Author: Guy Podjarny, Snyk
Open source software is more popular and more powerful than ever, with most applications built today using open source packages to build better and faster. However, using any third-party code (including open source packages) can introduce security risks, as was spectacularly demonstrated with the emergence of Log4Shell. Developers and organizations using open source need to be aware of the inherent risks that come with those packages. As a community, we need to track this awareness, so we can find our gaps, and invest in fixing them, together!
We’re proud to announce that Snyk has teamed up with the Linux Foundation to research and report on security concerns in the open source ecosystem. The research focused on how developers detect and mitigate risk, and on the practices organizations should adopt to automate and improve the testing of their open source components. We’ve compiled the findings of this research to create the 2022 State of Open Source Security report.
This year’s report examines the complexity introduced by open source packages, especially inside of direct and indirect (transitive) dependencies, and the way organizations are currently managing that complexity as part of their SDLC. The research shows that many organizations still don’t have good policies and governance around open source security, in spite of the popularity of open source packages. A few highlights include:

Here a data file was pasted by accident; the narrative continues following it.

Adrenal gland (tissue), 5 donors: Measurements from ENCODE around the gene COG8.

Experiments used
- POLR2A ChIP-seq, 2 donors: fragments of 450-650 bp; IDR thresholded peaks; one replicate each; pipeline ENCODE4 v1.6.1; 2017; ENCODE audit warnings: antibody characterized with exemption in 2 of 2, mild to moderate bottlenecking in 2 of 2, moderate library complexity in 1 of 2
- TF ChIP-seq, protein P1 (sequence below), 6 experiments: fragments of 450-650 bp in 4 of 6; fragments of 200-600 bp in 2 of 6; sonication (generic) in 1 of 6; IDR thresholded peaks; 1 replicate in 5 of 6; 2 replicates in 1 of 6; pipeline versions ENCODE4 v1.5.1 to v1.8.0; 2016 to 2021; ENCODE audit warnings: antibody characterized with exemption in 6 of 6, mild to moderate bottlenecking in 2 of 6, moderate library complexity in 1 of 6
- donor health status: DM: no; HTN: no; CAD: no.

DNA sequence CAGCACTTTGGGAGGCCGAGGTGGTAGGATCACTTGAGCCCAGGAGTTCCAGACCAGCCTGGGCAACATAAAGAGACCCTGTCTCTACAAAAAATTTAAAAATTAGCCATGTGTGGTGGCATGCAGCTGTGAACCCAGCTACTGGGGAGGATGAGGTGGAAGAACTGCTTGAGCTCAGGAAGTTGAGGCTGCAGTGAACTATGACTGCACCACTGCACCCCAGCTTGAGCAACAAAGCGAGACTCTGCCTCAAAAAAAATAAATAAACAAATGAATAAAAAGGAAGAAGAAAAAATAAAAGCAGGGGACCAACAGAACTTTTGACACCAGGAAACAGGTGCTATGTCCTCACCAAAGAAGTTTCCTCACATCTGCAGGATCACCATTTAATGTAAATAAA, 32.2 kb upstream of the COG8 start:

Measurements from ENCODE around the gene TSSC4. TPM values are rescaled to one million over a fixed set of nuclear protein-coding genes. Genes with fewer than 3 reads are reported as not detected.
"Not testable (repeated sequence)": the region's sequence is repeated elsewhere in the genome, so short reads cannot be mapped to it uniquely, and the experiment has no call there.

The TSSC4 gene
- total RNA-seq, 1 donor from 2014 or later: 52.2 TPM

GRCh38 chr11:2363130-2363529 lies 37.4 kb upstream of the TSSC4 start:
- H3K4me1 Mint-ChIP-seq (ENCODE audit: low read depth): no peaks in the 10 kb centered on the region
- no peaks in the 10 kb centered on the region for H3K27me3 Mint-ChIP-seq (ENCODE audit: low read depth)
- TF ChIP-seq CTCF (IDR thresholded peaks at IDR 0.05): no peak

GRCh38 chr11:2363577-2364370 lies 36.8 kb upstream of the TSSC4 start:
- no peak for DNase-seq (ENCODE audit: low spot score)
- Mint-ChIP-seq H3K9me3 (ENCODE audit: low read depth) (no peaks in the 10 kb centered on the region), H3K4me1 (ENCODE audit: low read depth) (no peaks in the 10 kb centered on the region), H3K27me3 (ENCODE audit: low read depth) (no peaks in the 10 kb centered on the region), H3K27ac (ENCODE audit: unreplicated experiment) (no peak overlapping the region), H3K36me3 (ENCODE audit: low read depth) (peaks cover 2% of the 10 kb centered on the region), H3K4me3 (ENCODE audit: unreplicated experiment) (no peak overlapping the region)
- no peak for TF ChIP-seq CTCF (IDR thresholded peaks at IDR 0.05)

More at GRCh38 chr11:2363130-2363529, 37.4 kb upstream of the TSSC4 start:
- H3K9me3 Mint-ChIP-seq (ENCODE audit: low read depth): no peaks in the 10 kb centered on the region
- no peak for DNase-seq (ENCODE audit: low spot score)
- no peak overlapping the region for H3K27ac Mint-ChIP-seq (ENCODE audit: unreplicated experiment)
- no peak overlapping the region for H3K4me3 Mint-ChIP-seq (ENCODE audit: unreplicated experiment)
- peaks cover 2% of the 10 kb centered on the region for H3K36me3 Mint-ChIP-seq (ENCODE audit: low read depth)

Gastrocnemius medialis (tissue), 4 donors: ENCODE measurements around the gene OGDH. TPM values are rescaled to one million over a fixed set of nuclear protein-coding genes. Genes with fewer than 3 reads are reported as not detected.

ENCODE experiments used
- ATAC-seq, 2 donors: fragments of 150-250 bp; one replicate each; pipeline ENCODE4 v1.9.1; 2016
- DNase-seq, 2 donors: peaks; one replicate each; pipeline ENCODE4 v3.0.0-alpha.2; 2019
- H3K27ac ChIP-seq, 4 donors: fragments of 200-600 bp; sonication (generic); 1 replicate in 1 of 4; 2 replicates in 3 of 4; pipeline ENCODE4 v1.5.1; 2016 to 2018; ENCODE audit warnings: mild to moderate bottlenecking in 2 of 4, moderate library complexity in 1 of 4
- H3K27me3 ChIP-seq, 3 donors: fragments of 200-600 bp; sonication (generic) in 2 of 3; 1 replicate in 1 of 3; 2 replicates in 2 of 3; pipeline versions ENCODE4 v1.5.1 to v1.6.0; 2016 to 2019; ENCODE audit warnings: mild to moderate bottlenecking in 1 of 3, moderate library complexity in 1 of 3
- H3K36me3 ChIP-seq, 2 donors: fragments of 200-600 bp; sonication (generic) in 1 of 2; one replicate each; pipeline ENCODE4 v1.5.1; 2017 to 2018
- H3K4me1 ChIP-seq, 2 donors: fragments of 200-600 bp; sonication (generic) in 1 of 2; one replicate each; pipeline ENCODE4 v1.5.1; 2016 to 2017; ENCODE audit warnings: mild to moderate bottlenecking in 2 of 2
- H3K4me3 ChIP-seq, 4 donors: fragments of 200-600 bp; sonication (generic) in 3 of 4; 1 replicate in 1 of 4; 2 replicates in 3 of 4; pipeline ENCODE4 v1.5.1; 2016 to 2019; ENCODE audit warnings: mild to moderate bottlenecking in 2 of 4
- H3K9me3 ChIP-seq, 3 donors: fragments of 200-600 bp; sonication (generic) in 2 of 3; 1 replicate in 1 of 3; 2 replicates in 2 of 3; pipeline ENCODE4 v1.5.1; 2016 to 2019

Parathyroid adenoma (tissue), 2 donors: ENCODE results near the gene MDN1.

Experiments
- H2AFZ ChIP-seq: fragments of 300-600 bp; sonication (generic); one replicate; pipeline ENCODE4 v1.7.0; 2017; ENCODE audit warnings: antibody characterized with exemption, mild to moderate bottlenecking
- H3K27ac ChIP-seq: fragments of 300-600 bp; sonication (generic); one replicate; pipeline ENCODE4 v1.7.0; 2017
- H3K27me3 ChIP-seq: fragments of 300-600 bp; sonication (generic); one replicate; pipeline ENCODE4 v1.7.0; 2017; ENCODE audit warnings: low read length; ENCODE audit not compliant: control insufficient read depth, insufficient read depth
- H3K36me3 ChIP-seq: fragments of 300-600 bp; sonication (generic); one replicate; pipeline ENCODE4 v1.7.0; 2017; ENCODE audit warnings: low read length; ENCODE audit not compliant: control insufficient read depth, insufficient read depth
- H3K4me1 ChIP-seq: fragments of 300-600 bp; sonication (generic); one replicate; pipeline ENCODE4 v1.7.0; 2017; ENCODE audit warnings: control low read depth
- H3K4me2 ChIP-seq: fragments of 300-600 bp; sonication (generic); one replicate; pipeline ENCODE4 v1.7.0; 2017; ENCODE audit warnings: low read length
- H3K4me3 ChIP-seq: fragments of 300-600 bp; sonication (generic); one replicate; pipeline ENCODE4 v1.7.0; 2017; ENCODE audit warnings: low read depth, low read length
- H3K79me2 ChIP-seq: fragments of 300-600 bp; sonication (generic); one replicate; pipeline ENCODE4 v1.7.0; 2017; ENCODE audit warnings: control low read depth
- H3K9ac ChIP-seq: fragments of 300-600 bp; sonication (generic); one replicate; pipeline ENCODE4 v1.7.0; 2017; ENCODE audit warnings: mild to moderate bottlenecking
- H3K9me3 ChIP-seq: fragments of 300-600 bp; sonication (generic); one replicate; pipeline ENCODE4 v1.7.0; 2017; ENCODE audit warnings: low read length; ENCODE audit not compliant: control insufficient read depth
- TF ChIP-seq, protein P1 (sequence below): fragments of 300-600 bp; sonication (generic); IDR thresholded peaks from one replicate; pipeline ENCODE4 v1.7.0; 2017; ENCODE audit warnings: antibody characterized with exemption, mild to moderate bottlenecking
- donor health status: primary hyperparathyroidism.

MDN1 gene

- 41% of organizations don’t have high confidence in their open source software security.
- The average application in development contains 49 vulnerabilities and 80 direct dependencies.
- The time it takes to fix vulnerabilities in open source projects has steadily increased, more than doubling from 49 days in 2018 to 110 days in 2021.
- 51% of organizations don’t have a security policy for open source development or usage.
- 30% of organizations without an open source security policy readily recognize that no one on their team is responsible for addressing open source security.
Using open source packages safely requires a new way of thinking about developer security that many organizations have not yet adopted. When you consider the prevalence of open source in modern applications, and then recognize how attractive open source packages are to bad actors, you see that the place where you’re most vulnerable is within your open source components. We believe that the successful implementation of good security practices — and the adoption of good open source security tools — has to start with the developers themselves. On top of that, we believe that recognizing the importance of actionable security policies has to be shared across the entire organization. The findings in this report really highlight why we focus so much on open source security at Snyk, why we built Snyk Open Source, and why we support the Open Source Security Foundation (OpenSSF). As we share and consume more open source packages, we need to be more diligent about being able to use open source but still stay secure.
Be sure to read the 2022 State of Open Source Security report.